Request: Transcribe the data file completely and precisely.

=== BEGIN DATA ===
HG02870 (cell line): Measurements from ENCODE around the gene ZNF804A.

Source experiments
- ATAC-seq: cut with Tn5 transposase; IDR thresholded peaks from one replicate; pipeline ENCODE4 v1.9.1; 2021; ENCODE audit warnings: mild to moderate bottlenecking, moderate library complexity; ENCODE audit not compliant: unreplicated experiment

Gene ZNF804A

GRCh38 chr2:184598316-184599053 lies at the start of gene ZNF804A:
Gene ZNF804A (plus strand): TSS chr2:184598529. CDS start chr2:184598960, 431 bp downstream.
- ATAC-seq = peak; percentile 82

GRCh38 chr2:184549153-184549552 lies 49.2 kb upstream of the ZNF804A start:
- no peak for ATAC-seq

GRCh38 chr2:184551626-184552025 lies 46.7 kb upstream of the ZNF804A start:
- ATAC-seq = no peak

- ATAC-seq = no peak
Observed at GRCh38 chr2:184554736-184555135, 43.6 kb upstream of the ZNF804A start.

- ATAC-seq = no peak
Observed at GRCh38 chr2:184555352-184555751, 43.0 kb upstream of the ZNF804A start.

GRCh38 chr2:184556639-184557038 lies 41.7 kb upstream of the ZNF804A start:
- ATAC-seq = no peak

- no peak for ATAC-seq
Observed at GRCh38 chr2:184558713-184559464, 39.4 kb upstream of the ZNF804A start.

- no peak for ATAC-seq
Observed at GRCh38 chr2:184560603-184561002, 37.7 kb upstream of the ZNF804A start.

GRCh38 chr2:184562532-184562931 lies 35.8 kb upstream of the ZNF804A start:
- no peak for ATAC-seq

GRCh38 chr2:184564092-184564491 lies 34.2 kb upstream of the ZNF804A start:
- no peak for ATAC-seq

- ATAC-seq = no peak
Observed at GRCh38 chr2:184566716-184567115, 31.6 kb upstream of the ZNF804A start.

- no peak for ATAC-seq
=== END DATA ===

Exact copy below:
HG02870 (cell line): Measurements from ENCODE around the gene ZNF804A.

Source experiments
- ATAC-seq: cut with Tn5 transposase; IDR thresholded peaks from one replicate; pipeline ENCODE4 v1.9.1; 2021; ENCODE audit warnings: mild to moderate bottlenecking, moderate library complexity; ENCODE audit not compliant: unreplicated experiment

Gene ZNF804A

GRCh38 chr2:184598316-184599053 lies at the start of gene ZNF804A:
Gene ZNF804A (plus strand): TSS chr2:184598529. CDS start chr2:184598960, 431 bp downstream.
- ATAC-seq = peak; percentile 82

GRCh38 chr2:184549153-184549552 lies 49.2 kb upstream of the ZNF804A start:
- no peak for ATAC-seq

GRCh38 chr2:184551626-184552025 lies 46.7 kb upstream of the ZNF804A start:
- ATAC-seq = no peak

- ATAC-seq = no peak
Observed at GRCh38 chr2:184554736-184555135, 43.6 kb upstream of the ZNF804A start.

- ATAC-seq = no peak
Observed at GRCh38 chr2:184555352-184555751, 43.0 kb upstream of the ZNF804A start.

GRCh38 chr2:184556639-184557038 lies 41.7 kb upstream of the ZNF804A start:
- ATAC-seq = no peak

- no peak for ATAC-seq
Observed at GRCh38 chr2:184558713-184559464, 39.4 kb upstream of the ZNF804A start.

- no peak for ATAC-seq
Observed at GRCh38 chr2:184560603-184561002, 37.7 kb upstream of the ZNF804A start.

GRCh38 chr2:184562532-184562931 lies 35.8 kb upstream of the ZNF804A start:
- no peak for ATAC-seq

GRCh38 chr2:184564092-184564491 lies 34.2 kb upstream of the ZNF804A start:
- no peak for ATAC-seq

- ATAC-seq = no peak
Observed at GRCh38 chr2:184566716-184567115, 31.6 kb upstream of the ZNF804A start.

- no peak for ATAC-seq